An iconic art installation in central Geneva offering doses of the air in five different locations was launched today in Geneva, a day ahead of the first World Health Organization conference on Air Pollution and Health.
Pollution Pods, by artist Michael Pimsky, has travelled from its first home in Somerset Place in London to central Geneva to give conference attendees and the public an immersive experience of simply breathing in New Delhi, Beijing, London, Sao Paulo, and the pristine Tautra island of Norway.
The artist describes it as, “a sort of wine tasting experience, rather than a comparison (between cities)”.
“I would like that when you come, you spend 20 to 25 minutes in each pod,” he suggests.
The smog in the New Delhi dome most visibly engulfs its occupants, but all pods have an individual character– each is based on a distinct scent that was designed to closely mimic that city’s air, such as diesel emissions in London and emissions from combusting ethanol in Sao Paulo, for example.
“One of the hardest things when dealing with air pollution is that it is often invisible, and because we can’t see it, it is hard for us to take it seriously,” said WHO Director-General Dr Tedros Adhanom Ghebreyesus at the launch.
“These pods standing here in Place des Nations in Geneva make that easier,” he said.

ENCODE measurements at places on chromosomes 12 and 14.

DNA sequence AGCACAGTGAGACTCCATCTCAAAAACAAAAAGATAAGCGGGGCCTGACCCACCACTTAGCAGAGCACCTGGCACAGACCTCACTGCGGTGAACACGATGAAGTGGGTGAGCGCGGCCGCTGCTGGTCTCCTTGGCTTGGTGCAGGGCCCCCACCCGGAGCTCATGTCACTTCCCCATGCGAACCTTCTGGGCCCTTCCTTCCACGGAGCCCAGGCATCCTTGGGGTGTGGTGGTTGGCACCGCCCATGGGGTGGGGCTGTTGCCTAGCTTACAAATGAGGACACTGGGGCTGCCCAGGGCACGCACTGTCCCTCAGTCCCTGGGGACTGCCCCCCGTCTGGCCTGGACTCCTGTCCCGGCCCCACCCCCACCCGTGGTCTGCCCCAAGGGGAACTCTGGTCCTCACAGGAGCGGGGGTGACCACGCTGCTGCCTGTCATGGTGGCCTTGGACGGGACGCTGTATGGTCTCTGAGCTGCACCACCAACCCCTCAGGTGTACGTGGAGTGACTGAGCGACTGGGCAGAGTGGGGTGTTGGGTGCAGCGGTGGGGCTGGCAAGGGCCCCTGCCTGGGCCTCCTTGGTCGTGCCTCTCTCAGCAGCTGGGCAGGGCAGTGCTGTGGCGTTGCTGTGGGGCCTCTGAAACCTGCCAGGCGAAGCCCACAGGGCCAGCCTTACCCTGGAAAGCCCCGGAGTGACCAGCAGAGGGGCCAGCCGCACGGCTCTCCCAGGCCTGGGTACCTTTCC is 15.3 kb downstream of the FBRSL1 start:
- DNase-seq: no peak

Air pollution is a near-universal way of life in our current reality: 9 in 10 people around the world breathe polluted air. It is also the biggest environmental risk to health.
Outdoor air pollution in both cities and rural areas causes 4.2 million premature deaths worldwide.
It is the second leading cause of non-communicable diseases, after tobacco, responsible for almost a third of deaths from lung cancer, almost a quarter of deaths from stroke and heart disease each, and over 40 per cent of deaths from lung disease.
It also extracts an economic cost in premature deaths and disease to the tune of potentially trillions of dollars worldwide, an estimated $1.6 trillion in Europe alone.
Ministers of health, city mayors, policymakers, scientists and civil society are expected at the conference to discuss these issues.
Read more: How air pollution is destroying our health